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Today I want to talk about commitment. When you start your career, the logical thing to do is to be open to every invitation, to every opportunity, to every opening. This is sensible, because you are trying to establish your reputation as the kind of person that has a "can do” attitude. You want to be known as the kind of person who can solve problems, and be useful. This quality is what makes you valuable in the marketplace. This quality is what makes you appealing to people who would like to expand their project teams. This quality is what will attract work to you.
Once you've established your reputation, this is no longer such a good approach. You will likely be more in control of your schedule, your commitments, and your projects. In order to make progress in your professional life, you will want to complete projects that are meaningful to you. The only way you're going to be able to do this is if your calendar isn't fractured by old commitments.
Now some of these commitments are going to be genuinely useful, but others will have been made months ago, and now they are upon you suddenly, and they no longer seem so attractive. The question you have to ask yourself is why you made these commitments in the first place. The likelihood is that at the time of making the commitment, your calendar months away from the day of commitment looked empty, and the new commitment seemed like it would just be a drop in the ocean of your far away empty calendar. And it just felt good to say “yes”. But before long, many of these commitments dot your calendar, filling it like ominous, immovable islands. And then you realise that you have lost the context in which you agreed to these commitments and need to allow additional time to prepare. And as we approach the time, we can no longer use that time to work on our own projects, the things that really matter to us. And here we are committed to something that your past self used a credit card for and the debt is due today.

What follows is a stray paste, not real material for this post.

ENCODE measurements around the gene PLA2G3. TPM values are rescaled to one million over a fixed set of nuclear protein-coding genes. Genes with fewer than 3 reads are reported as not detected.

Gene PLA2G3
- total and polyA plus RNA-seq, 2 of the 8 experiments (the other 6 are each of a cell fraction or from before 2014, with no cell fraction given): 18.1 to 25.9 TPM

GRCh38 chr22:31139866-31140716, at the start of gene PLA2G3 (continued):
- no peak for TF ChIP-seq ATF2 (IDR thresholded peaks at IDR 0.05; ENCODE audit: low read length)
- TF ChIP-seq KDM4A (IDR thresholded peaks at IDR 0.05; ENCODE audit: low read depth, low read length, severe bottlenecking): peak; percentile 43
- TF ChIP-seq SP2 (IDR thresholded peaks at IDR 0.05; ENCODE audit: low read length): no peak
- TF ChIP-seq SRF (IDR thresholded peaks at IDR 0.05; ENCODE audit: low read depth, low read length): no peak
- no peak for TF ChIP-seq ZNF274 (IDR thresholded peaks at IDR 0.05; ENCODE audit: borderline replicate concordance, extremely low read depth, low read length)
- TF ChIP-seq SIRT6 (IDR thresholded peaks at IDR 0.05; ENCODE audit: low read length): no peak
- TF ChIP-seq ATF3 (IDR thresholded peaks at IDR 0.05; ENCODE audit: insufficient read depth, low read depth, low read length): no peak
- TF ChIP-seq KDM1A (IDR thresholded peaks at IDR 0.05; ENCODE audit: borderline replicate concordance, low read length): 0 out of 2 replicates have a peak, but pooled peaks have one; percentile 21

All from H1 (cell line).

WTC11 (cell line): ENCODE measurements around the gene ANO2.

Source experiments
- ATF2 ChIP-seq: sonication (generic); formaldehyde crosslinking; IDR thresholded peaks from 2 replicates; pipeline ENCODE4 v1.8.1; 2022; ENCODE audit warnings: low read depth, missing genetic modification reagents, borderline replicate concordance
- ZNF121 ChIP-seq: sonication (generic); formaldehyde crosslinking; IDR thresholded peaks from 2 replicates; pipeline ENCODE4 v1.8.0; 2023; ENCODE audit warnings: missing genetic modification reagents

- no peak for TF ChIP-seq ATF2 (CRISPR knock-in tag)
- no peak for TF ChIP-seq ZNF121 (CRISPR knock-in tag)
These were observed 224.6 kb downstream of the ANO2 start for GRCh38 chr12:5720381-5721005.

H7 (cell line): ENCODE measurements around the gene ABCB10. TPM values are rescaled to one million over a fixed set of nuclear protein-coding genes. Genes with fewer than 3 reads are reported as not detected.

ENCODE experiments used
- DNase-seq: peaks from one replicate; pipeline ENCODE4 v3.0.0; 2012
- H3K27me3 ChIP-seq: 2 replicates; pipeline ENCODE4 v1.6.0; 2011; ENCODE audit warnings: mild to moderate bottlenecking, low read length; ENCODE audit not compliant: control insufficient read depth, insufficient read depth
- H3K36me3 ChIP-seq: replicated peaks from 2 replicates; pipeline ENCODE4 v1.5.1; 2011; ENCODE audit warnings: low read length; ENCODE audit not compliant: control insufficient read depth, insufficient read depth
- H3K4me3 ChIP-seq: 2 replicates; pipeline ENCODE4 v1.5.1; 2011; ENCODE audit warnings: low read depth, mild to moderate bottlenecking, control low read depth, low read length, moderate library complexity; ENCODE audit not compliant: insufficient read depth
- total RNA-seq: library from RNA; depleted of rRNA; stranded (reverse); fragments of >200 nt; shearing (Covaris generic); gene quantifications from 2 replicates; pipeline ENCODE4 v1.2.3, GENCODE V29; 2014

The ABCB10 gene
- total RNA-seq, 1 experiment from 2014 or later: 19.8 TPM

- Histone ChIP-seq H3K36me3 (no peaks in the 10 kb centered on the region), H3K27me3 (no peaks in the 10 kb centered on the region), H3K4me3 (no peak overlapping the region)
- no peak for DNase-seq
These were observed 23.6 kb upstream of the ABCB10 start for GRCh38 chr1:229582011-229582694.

It can be very hard to get out of the habit of saying yes to everything, but it's essential to your success that you're very careful about what you commit to. While the commitments you've made today for some future date, that today seems so distant seem sensible, a time will come when the commitments your past self made represent a major opportunity cost. To maintain your reputation for reliability, you will have to honour these commitments. But you won't feel happy about doing so. Because you know that your time is not being used well.
My counsel to you today, then, is to be very careful about what you say yes to. A good way of evaluating the importance of an opportunity is to ask yourself whether, if this were a commitment you had to make for today, would you drop everything you're doing today, in order to honour this commitment? Would it be that exciting or useful? And if the answer to that is “no”, then you should turn down the opportunity, because your future self will thank you. What is a less than stellar opportunity today will be even less so in the future. Your calendar will remain relatively clear and you will only be saying “yes” to those opportunities that are genuinely valuable and ones in which you can make a positive contribution both to the people you've committed to, but more importantly, to your own goals.